Five years ago, one of Tim Tillman's goals was to make the City of Edmond prioritize becoming friendlier to bicyclists. About that same time, the city was considering adopting a master transportation plan that would run through 2030.
The problem, Tillman said, was that the plan did not have any provisions for bicyclists. So he, alongside fellow two-wheelers, got vocal. They talked to City Council members, organized protests, attended meetings and got some media attention.
"We started showing up at the public meetings on our bikes and parking our bikes in the hall, making our presence felt. And next thing you know, we've got bicycle infrastructure in the city master transportation plan," he said. "And at that point, the mayor said, 'You know, we probably need to have a committee to stay on top of these things and keep this agenda at the forefront.'"
GOAL IN MIND
Tillman now chairs that group, the Edmond Bicycle Committee, which he said came into existence three years ago. Since that time, the group has had another goal in mind: become a League of American Bicyclists "Bicycle Friendly Community."
The league is a national bicycling advocacy organization that developed a program to recognize communities around the nation that focus on being friendly to bicyclists. Twice a year, the league accepts applications from aspiring communities, said Jeff Peel, a bike-friendly community specialist with the league.
He said the league evaluates the applications based on 75 questions in five categories: engineering, education, enforcement, evaluation and encouragement. About 250 cities have applied since the program started, Peel said, and 108 have been awarded the label. The only city in Oklahoma to achieve the honor is Tulsa.
"So it's not an award we give out freely," he said. "A community has to earn it."
Even when a community is not recognized, however, Peel said the league sends feedback on the application, so the city officials know what they can do to improve and become more bicycle friendly.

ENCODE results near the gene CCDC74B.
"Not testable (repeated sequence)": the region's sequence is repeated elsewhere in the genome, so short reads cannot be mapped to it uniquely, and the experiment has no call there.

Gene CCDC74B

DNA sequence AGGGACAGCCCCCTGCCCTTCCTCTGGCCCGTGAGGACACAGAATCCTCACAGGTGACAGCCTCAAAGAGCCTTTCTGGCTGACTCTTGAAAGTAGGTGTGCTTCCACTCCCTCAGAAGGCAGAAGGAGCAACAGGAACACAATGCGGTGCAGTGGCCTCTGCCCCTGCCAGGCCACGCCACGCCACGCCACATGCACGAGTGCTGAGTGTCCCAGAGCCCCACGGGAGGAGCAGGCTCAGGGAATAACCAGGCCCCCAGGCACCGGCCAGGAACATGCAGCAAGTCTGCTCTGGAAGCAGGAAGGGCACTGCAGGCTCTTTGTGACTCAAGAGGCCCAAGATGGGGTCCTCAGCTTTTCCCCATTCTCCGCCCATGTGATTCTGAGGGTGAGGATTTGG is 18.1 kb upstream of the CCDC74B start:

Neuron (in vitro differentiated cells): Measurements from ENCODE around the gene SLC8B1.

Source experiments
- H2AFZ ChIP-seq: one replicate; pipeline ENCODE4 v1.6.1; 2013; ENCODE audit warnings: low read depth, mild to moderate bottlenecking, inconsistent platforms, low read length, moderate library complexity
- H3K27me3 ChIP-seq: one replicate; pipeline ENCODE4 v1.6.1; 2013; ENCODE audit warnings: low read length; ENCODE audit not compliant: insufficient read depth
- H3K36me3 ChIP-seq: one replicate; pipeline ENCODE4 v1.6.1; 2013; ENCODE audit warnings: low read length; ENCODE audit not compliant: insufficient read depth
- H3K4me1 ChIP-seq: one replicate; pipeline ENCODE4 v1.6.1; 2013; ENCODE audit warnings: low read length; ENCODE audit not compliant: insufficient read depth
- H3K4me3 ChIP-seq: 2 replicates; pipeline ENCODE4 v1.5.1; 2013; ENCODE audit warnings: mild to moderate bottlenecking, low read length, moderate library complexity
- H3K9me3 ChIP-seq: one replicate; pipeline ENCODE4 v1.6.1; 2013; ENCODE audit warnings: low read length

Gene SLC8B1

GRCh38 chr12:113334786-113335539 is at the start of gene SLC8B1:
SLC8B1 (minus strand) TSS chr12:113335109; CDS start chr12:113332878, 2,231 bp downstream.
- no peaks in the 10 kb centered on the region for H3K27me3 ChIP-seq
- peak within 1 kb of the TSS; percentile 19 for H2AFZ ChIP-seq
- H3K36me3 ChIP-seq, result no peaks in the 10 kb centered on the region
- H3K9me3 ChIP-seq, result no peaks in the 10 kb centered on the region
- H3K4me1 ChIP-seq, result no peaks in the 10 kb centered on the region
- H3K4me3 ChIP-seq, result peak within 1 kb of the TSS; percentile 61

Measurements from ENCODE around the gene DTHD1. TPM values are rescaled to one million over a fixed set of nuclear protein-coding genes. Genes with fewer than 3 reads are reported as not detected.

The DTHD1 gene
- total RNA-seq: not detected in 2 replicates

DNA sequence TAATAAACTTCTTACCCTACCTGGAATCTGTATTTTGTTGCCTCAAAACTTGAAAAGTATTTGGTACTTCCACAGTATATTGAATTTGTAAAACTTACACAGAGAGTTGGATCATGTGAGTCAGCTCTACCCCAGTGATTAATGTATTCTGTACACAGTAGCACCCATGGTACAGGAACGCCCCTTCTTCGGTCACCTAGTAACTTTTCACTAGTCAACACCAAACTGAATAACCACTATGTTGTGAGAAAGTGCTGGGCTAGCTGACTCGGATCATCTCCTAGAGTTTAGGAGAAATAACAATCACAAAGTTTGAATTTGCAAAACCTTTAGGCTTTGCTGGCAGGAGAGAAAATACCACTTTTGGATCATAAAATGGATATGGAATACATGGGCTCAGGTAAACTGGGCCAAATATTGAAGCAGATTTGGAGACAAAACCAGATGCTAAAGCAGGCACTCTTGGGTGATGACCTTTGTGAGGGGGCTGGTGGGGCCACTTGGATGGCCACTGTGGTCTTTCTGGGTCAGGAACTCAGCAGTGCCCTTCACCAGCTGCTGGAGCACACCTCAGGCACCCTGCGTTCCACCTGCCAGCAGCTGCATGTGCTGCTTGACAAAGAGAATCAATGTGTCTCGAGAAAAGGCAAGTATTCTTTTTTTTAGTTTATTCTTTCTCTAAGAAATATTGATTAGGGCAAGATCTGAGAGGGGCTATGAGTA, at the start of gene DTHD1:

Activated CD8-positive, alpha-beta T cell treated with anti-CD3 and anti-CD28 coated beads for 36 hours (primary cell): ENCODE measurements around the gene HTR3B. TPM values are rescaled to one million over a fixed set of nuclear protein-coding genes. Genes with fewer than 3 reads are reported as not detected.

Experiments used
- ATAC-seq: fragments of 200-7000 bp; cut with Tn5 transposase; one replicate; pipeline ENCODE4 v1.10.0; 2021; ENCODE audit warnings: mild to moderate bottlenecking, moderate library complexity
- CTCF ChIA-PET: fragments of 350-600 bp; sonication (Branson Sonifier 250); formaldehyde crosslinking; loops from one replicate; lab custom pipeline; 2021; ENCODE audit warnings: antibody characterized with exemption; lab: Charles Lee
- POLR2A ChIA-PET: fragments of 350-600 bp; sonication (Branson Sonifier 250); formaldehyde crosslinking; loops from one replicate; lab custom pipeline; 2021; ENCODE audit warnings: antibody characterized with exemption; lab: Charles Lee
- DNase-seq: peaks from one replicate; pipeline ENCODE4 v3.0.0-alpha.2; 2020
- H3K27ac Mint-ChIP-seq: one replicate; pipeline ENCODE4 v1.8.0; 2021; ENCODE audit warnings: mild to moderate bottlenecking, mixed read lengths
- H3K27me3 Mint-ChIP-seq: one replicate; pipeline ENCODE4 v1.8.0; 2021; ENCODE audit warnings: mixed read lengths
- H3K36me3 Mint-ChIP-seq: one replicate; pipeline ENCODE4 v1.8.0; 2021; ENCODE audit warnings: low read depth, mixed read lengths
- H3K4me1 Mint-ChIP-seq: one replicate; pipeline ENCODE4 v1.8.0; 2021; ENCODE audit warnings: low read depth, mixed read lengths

Tillman said the plan for Edmond is to apply sometime in the near future knowing the city has a good shot of initially getting turned down.
"Statistically, probably 90 percent of cities that apply for bicycle friendly community status get turned down on the first go-round," he said. "And the value in that for us is that we can look at it. They send you a report of why they declined, and you can look at that and get a lot of information."
The City of Norman applied last year, but did not meet the standards for the label at the time, said James Briggs, Norman park planner.
Peel said Norman was lacking in two major areas: the absence of a complete streets policy and an outdated master bicycle plan from more than 10 years ago.
He said a complete streets policy requires all of a city's street construction or renovation projects be done. That allows the streets to accommodate all modes of transportation, including automobiles, bicycles and pedestrians.
Since that time, however, Norman made some changes and worked on a new application, Briggs said. The 2009 fall deadline for communities to apply was Aug. 7.
Briggs said he feels more confident about Norman's chances this time around, citing several biker-friendly initiatives in the city.
These include a revamped bicycle route map, the addition of bicycle detectors at major intersections and a recent law requiring new commercial and apartment buildings to have bicycle parking, he said. Another addition Briggs hopes will impress the league's judges is Norman's Rock Creek bridge project, which he said is cyclist and pedestrian friendly.
Many in Norman will be anxiously awaiting the league's decision, which usually takes between four and six weeks to make, Peel said.
Briggs said the city would benefit in several ways if declared "bicycle friendly," not the least of which could be monetarily.
"If you can be designated as 'bicycle friendly,' that sort of gives you more credentials when you're trying to get, especially, federal funding to help match what you can do with your local and capital funds to do bigger projects," he said.
The label would also make Norman more competitive with other Big 12 cities that have taken significant steps toward becoming friendly to bikers, like Austin, Texas, and Boulder, Colo.
Tillman said the work that goes into becoming a bicycle-friendly community is the most important thing.
"Most of all, it's process that does the work," he said. "That's what really counts. Once you reach that status, you have made so many changes in the way transportation takes place in your city." "Will Holland